Get to know: Chris Wan, design manager at Masdar City

Middle East Consultant gets to know: Chris Wan, design manager at Masdar City

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For the last six years, Chris Wan has been instrumental in bringing Masdar City to life, in his role as design manager for the zero carbon city in Abu Dhabi. Educated at the University of Bath, receiving a BArch, he is a member of both the Royal Institute of British Architects (RIBA) and the Hong Kong Institute of Architects (HKA). He was previously an architect for Richard Rogers, Rocco Design, as well as Walt Disney Imagineering in Hong Kong. Wan moved to the UAE to join Sorouh Real Estate in 2006 before taking up his role at Masdar City in May 2008.

How would you define sustainability?

The question of defining sustainability is an interesting one. At Masdar City, we stick to the main core definition of it as revolving around the three pillars of economic, environmental and social sustenance, and we’re very clear when using that model for our projects and developments. If something isn’t economically sustainable, then by our definition, it isn’t sustainable at all. In that context, the question of what is the premium for sustainability is in some way a potential contradiction, because it seeks to treat cost as outside of the sphere. We instead view it as part and parcel of integrated sustainability.

Do you think sustainability is sometimes seen as unaffordable?

It’s understandable when industry players perceive green products and technologies as potential challenges to sustainability, due to their high costs. We at Masdar City are addressing the question directly, and the best way to do so is to give an example to amend this breakdown. The most common concern about sustainability remains the premium during implementation, but through a series of studies, lessons learned and interaction with the industry, we’ve reached the conclusion that perhaps the premium isn’t the real concern after all.

The question is regarding what approach is best suited for a given economic model – how can environmental sustainability be made commercially viable for a project operating within the given economical, budgetary or financial setups. When you ask the question that way, it ensures that, irrespective of the project result, it will work within the given economic setup. For instance, the recently launched Siemens building in Masdar City is commercially viable and generates profits for the shareholders, but it is also LEED Platinum and Estidama rated. We achieved all those aims without spending extra money over what we would in a business-as-usual office construction process.

What advice would you give to developers that want to build green?

Three things are important before designing actually begins. Firstly, get your brief sorted out and bought off by all shareholders. Next, work out a business plan so you understand your budgets and parameters and can design accordingly. Finally, set targets and goals for environmental performance before you start designing. Once you have done this, ensure you stick to the design and do not make frequent amendments and changes – it is the worst thing you can do to a designer who is halfway through his building drawings. We operate in a real world with actual time deadlines and cost constraints to deal with, and even one change in the design can lead to fluctuations in the entire project’s delivery timeline. Implementation of discipline, from start to finish, is critical to ensure the project does not stagnate or get delayed.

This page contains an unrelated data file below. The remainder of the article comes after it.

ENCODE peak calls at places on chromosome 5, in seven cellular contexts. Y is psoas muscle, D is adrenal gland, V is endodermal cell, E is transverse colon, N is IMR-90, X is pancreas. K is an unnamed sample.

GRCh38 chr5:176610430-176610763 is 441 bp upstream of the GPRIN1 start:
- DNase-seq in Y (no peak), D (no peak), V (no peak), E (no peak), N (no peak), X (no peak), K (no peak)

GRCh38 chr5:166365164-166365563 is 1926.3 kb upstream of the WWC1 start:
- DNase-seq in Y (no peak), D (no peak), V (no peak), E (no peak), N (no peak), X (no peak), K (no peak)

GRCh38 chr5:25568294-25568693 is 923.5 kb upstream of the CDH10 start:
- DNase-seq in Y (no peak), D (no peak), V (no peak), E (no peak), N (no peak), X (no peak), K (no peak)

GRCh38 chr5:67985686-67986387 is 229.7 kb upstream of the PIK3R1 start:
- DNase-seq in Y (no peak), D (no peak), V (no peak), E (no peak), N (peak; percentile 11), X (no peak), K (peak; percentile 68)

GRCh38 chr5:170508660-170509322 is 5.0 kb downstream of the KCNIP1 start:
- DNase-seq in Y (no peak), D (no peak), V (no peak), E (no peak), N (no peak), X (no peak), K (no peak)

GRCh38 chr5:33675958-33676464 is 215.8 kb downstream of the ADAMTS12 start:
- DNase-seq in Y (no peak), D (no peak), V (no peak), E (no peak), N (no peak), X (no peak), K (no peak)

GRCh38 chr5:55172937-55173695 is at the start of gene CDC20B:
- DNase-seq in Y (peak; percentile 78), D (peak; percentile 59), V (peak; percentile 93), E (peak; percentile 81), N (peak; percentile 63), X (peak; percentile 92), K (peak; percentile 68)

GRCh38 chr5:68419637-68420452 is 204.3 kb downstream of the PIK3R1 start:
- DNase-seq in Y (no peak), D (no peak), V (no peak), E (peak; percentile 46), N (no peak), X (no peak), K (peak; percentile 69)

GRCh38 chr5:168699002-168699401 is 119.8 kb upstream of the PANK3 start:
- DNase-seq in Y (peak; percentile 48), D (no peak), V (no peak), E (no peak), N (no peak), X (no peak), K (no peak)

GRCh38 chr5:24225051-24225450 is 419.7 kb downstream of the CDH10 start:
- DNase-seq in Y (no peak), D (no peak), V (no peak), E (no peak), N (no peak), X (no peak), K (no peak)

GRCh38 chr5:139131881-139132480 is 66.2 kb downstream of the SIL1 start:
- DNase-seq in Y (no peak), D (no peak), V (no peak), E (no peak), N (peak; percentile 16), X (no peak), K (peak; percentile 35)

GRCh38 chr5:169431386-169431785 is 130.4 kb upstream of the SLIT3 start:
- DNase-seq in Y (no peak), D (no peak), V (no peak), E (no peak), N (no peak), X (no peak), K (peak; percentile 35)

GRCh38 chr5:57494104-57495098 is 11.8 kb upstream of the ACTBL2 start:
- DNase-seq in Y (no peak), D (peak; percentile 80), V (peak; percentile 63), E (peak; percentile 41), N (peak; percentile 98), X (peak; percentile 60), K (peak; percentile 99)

Which consultants should be involved in a sustainable project?

Working with a cost consultant is ideal in such scenarios, especially since they can estimate how much a building will cost if constructed without any sustainability targets – use that budget, and circulate it around your design team as the real budget. With the Siemens project, we had a cost consultant as part of the decision-making team, who worked with the designers over details such as choice of glass, material, fixtures and so on, because it all matters when pricing is concerned. Eventually, the cost of the project was very closely monitored at all stages, such as concept creation, schematic design, detailed design, construction documentation, pre-tendering estimates and so on.

How should costs be allocated for a green project?

There is definitely a market here for a green supply chain to operate. It eventually boils down to appropriate cost allocation. For instance, we used a variable fan coil unit for the Siemens building, which massively contributes to reducing energy-consumption in comparison with a normal fan coil unit. If the question is ‘do they cost more?’, then the simple answer is yes. But we view cost as more than an individual component and as a holistic part of the total building – the technology itself is a key part of the jigsaw, in a way. It is up to the designers to work out with the stakeholders what the best cost allocation within given budgets will be.

Put simply, do we invest in an energy-recovery system, or do we spend on importing marble supplies which may be available in the local market with the same specifications? To address these budgeting and allocation questions at a workshop level is far more sensible than throwing everything together and hoping the budget will work out. Eventually, subsidised or not, the market value of such green products and services remains what it is. At Masdar City, we believe in optimising the real situation, where we find a solution to deal with the challenges it may throw up, as against looking for cost-cutting alternatives.


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